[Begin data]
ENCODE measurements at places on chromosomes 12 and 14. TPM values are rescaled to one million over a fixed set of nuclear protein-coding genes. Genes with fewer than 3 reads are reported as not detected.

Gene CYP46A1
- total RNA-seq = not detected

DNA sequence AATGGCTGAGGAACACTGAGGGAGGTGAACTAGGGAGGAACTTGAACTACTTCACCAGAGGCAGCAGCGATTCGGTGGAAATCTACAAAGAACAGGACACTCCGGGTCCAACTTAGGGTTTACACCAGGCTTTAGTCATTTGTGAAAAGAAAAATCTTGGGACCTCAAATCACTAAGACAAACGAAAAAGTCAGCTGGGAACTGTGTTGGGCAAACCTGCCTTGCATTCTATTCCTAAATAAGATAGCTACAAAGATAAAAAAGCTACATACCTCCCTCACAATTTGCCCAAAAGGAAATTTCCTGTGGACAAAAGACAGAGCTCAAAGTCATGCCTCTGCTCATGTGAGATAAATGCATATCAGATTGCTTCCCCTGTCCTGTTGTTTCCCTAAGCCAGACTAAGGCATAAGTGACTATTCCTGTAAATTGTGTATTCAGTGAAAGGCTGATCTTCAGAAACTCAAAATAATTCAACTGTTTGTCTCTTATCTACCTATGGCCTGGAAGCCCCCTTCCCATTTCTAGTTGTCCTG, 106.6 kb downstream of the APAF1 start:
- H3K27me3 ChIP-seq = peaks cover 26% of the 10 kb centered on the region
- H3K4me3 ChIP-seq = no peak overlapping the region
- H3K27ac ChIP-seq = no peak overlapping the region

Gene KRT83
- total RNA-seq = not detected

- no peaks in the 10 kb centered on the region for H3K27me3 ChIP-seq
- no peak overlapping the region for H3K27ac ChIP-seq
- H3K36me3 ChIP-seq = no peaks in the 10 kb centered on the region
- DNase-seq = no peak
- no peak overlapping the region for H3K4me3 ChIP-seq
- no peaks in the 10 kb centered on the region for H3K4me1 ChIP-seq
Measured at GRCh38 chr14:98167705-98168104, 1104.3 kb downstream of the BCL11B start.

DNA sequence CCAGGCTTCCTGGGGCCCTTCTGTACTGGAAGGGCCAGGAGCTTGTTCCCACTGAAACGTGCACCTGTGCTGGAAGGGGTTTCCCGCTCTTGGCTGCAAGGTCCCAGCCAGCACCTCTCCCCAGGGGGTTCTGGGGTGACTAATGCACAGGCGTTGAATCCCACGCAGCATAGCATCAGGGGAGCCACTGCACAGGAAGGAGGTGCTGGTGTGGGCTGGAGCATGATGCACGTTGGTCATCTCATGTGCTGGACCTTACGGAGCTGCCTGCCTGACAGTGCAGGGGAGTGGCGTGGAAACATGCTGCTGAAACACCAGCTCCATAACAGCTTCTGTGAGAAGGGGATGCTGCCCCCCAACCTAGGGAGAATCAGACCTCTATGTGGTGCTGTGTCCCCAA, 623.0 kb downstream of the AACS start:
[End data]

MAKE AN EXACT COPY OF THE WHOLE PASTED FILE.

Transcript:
ENCODE measurements at places on chromosomes 12 and 14. TPM values are rescaled to one million over a fixed set of nuclear protein-coding genes. Genes with fewer than 3 reads are reported as not detected.

Gene CYP46A1
- total RNA-seq = not detected

DNA sequence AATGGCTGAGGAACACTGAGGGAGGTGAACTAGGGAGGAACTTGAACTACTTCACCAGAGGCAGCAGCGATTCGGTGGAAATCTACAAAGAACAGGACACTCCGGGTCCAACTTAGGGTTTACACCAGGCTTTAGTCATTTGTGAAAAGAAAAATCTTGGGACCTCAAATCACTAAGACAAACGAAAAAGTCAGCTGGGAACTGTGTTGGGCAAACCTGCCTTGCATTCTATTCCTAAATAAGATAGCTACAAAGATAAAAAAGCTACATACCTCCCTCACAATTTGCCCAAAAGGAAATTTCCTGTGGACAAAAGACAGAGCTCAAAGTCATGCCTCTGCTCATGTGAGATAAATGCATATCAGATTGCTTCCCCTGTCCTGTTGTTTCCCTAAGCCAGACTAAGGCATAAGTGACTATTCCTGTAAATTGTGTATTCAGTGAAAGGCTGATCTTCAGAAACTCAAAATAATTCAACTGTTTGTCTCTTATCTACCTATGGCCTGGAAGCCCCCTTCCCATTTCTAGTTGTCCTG, 106.6 kb downstream of the APAF1 start:
- H3K27me3 ChIP-seq = peaks cover 26% of the 10 kb centered on the region
- H3K4me3 ChIP-seq = no peak overlapping the region
- H3K27ac ChIP-seq = no peak overlapping the region

Gene KRT83
- total RNA-seq = not detected

- no peaks in the 10 kb centered on the region for H3K27me3 ChIP-seq
- no peak overlapping the region for H3K27ac ChIP-seq
- H3K36me3 ChIP-seq = no peaks in the 10 kb centered on the region
- DNase-seq = no peak
- no peak overlapping the region for H3K4me3 ChIP-seq
- no peaks in the 10 kb centered on the region for H3K4me1 ChIP-seq
Measured at GRCh38 chr14:98167705-98168104, 1104.3 kb downstream of the BCL11B start.

DNA sequence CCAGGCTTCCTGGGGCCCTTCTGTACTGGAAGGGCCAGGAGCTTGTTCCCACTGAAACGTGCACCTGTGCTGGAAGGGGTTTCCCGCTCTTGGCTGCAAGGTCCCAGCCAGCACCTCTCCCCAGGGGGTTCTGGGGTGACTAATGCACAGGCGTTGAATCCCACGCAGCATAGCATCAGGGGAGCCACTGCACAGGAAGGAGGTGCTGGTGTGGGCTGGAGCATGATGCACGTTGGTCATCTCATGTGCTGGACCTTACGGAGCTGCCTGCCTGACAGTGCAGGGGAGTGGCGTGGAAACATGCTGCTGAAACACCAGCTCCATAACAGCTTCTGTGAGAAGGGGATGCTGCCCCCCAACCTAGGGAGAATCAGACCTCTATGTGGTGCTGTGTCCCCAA, 623.0 kb downstream of the AACS start: